Booking holiday accommodations online, without ever seeing the place, can be full of pitfalls if you’re not careful. Nothing ruins a vacation faster than finding out the cute little holiday home you paid for doesn’t actually exist, or the landlord is a fraud.
A thorough online search can help figure out phony offers from the real ones. One warning sign is that the rental price is remarkably low, according to a consumer centre and crime office in Germany.
Take a look at the other offers in the area, they advise. That gives you a better idea of what the going price for accommodations is.
Other things worth asking yourself when looking at a vacation rental: Is the address listed? How detailed is the description of the property? In addition to saying the number of beds and rooms, the listing should also detail the furnishings and the surroundings.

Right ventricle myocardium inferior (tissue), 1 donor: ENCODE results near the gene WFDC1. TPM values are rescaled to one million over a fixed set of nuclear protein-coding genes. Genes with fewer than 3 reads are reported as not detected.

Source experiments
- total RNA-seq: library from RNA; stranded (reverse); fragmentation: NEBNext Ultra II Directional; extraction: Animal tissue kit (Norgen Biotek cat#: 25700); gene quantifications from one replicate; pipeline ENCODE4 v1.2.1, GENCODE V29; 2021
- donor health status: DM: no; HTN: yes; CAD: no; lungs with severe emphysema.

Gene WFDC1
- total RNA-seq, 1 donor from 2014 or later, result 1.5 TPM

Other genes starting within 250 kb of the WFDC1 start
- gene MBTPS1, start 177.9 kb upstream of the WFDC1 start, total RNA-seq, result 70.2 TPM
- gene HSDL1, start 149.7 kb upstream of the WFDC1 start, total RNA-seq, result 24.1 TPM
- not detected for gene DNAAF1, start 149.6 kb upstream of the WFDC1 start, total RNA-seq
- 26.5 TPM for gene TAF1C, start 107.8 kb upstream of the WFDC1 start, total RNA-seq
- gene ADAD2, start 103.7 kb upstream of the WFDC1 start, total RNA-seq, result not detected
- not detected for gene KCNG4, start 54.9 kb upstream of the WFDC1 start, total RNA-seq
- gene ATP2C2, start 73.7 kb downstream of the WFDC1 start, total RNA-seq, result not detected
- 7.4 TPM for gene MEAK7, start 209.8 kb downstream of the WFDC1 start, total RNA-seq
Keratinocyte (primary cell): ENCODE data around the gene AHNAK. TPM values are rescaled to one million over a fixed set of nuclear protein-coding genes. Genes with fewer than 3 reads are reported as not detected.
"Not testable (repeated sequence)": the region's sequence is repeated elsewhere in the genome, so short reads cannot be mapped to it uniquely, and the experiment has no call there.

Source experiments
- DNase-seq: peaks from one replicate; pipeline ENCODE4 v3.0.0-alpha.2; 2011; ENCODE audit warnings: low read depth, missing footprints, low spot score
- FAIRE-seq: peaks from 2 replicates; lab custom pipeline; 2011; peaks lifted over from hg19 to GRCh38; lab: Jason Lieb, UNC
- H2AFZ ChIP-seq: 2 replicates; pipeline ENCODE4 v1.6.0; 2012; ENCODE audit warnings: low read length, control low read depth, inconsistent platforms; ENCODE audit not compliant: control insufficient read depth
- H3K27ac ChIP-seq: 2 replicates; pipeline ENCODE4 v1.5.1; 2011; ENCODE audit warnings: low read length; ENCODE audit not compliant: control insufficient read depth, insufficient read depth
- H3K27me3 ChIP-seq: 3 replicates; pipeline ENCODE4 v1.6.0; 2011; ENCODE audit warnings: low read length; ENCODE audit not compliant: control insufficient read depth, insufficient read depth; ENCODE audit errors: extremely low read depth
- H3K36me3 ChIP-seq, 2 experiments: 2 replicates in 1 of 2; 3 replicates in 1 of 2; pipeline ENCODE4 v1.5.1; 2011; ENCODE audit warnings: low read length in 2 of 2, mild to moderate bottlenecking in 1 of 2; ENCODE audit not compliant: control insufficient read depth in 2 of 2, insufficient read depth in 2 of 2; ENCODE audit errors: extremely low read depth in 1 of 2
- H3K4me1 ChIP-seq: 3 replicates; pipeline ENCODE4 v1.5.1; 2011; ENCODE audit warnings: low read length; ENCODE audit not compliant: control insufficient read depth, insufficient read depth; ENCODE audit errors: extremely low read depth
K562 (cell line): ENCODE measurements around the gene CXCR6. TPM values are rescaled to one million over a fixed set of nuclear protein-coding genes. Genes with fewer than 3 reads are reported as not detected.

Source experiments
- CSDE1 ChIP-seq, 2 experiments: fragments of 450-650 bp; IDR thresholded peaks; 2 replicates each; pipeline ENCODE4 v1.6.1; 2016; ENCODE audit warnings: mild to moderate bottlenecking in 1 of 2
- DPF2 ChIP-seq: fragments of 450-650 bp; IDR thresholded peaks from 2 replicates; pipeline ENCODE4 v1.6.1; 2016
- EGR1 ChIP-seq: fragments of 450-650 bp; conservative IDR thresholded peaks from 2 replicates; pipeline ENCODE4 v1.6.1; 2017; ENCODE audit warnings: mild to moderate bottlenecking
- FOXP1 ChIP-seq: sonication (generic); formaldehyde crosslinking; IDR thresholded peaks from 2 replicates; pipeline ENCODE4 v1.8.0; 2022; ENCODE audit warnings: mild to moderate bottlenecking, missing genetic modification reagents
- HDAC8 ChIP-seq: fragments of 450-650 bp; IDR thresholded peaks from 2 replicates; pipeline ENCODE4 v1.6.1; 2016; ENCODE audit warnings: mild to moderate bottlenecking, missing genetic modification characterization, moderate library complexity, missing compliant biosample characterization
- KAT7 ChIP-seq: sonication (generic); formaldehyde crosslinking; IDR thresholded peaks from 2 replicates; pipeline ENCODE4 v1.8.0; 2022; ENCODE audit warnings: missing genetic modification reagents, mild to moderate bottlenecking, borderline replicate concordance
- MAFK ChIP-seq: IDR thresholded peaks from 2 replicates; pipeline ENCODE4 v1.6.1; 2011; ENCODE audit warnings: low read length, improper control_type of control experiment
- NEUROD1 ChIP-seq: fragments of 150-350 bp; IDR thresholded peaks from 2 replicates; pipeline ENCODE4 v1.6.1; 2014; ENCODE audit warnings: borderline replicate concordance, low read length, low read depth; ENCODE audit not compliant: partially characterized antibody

If there are pictures, it’s a good idea to do an image search to see if those same photos appear in other places besides the listing.
Another warning sign is when the property owner wants the entire payment upfront, or through a wire transfer such as Western Union or Money Gram to an unknown recipient. In general, aim to pay with direct debit, which allows you to take back the money within eight weeks without giving a reason. Some credit cards work similarly.
And perhaps a bit obvious, but it’s a good idea to get in direct contact with the person renting out the property or their agent. If you can only reach an answer machine or hear the busy signal, it’s a good idea to avoid the offer; fraudsters usually avoid phone calls.
When booking through an online portal, take a look at the imprint.
Does it contain a concrete company headquarters? Fraudsters will sometimes copy the addresses of reputable providers, meaning a follow-up call or email is a good idea. Travel agencies, vacation home associations or a local tourism organisation can also help. – dpa
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